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Sony Corp. v. Iancu

United States Court of Appeals, Federal Circuit

May 22, 2019

SONY CORPORATION, Appellant
v.
ANDREI IANCU, UNDER SECRETARY OF COMMERCE FOR INTELLECTUAL PROPERTY AND DIRECTOR OF THE UNITED STATES PATENT AND TRADEMARK OFFICE, Intervenor

          Appeal from the United States Patent and Trademark Office, Patent Trial and Appeal Board in No. IPR2016-00834.

          Scott Anthony McKeown, Ropes & Gray LLP, Washington, DC, argued for appellant. Also represented by Douglas Hallward-Driemeier; Henry Huang, East Palo Alto, CA.

          Robert McBride, Office of the Solicitor, United States Patent and Trademark Office, Alexandria, VA, argued for intervenor. Also represented by Thomas W. Krause.

          Before Prost, Chief Judge, Newman and Dyk, Circuit Judges.

          OPINION

          Dyk, Circuit Judge

         Sony Corp. is the owner of U.S. Patent No. 6, 097, 676 ("the '676 patent"). It appeals the Patent Trial and Appeal Board's ("Board's") final decision in IPR No. 2016-00834. The Board found claims 5 and 8 of the '676 patent un-patentable as obvious. We vacate and remand.

         Background

         The '676 patent is directed to "an information recording medium" (e.g., a compact disk, video disk, or magneto-optical disk) that can store audio data having multiple channels and "a reproducing device" that can select which channel to play based on a default code or value stored in nonvolatile memory. '676 patent, Abstract; id. col. 1, ll. 11- 15. The specification states that the reproducing device is provided with "storing means" for storing the audio information (e.g., audio data recorded in different languages), "reading means" for reading codes associated with the audio information (e.g., 0, 1, 2, and 3 for English, French, German, and Japanese, respectively), and "reproducing means" for reproducing the audio information based on the default code or value. Id. col. 3, ll. 4-11.

         The specification gives the example of a device manufactured to record and store audio data (e.g., of a movie) in multiple different languages for various countries. Id. col. 3, ll. 36-42; id. col. 10, l. 60-col. 11, l. 9. A single device can be manufactured for use in any of those countries "provided that the default [value (e.g., 0, 1, 2, or 3)] is . . . changed and set for every destination country." Id. col. 3, ll. 36-42.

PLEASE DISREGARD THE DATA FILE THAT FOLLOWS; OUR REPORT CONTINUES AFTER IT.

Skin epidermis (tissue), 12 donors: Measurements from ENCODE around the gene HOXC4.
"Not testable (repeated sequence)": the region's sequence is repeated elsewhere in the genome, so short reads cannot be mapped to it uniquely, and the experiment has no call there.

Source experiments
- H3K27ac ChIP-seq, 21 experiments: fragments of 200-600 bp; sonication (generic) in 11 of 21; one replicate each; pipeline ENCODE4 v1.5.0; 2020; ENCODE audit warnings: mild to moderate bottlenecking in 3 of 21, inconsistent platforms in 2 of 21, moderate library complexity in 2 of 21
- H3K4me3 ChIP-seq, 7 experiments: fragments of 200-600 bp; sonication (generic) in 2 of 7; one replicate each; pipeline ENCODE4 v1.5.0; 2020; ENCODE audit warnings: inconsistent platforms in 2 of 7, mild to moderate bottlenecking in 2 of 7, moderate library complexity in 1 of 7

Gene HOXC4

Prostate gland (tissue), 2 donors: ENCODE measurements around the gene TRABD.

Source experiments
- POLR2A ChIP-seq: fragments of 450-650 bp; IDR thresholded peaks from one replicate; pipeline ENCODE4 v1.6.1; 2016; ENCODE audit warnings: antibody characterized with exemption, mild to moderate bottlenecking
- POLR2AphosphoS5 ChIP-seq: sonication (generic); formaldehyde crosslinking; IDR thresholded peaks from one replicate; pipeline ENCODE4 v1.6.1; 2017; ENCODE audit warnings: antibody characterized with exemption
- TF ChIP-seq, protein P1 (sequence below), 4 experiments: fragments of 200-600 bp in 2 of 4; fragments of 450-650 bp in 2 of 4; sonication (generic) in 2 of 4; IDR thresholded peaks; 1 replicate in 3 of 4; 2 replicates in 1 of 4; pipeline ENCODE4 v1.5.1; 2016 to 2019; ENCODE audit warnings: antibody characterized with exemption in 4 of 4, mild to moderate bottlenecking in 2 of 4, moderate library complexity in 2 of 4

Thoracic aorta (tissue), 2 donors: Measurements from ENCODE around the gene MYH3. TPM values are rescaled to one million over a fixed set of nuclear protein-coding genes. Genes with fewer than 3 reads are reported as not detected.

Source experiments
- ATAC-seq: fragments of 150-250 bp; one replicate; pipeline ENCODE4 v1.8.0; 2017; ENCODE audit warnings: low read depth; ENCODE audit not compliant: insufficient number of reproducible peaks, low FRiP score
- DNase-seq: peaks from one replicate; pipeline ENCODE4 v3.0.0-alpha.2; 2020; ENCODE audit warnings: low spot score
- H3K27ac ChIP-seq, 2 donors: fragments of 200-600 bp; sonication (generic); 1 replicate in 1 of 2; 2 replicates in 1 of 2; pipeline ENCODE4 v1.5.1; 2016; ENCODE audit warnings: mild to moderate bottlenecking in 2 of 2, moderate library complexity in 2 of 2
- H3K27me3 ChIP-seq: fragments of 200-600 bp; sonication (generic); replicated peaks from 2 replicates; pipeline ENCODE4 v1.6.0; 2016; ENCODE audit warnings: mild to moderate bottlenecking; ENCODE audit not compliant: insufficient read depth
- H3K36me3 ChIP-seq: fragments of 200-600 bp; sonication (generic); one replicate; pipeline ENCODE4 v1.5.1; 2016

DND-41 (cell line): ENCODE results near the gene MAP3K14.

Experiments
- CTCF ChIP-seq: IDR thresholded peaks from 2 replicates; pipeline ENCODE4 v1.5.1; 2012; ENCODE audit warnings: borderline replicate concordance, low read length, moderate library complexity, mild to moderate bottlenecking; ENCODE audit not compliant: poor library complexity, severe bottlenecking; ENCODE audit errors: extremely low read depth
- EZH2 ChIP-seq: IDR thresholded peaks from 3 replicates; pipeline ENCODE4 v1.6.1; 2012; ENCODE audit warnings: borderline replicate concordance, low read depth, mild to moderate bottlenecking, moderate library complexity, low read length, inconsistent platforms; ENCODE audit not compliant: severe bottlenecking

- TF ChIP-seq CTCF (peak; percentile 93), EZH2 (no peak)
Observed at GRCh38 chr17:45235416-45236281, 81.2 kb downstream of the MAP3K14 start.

Claim 5 of the '676 patent recites:

5. An information reproducing device for reproducing an information recording medium in which audio data of plural channels are multiplexedly recorded, the information reproducing device comprising:
storing means for storing a default value for designating one of the plural channels to be reproduced; and
reproducing means for reproducing the audio data of the channel designated by the default value stored in the storing means; and
wherein a plurality of voice data, each voice data having similar contents translated into different languages are multiplexedly recorded as audio data of plural channels; and a default value for designating the voice data corresponding to one of the different languages is stored in the storing means.

Id. col. 12, ll. 28-43. Claim 8 recites the same limitations as claim 5 and additionally recites that "codes representing the kinds of the audio data" are multiplexedly recorded in the information recording medium, that the information reproducing device includes "reading means" for reading the codes, and that the reproducing means is for reproducing the audio data "according to the codes read by the reading means." Id. col. 13, ll. 1-21.

         The Board instituted inter partes review as to claims 5 and 8 of the '676 patent. The primary focus during inter partes review was whether the "reproducing means" limitation was computer-implemented and required an algorithm.

         On September 28, 2017, the Board issued a final decision finding the claims unpatentable as obvious over U.S. Patent No. 5, 130, 816 to Yoshio ("Yoshio"). The Board construed the "reproducing means" limitation as a means-plus-function limitation. The Board explained that the recited function is "reproducing the audio data of the channel designated by the default value stored in the storing means." Arris Int'l PLC v. Sony Corp., IPR2016-00834, 2017 WL 4349410, at *4 (P.T.A.B. Sept. 28, 2017). The Board determined that the structure that performs these functions is "a controller and a synthesizer, or the equivalent." Id. at *12. The Board further concluded that the limitation is not computer-implemented and does not require an ...


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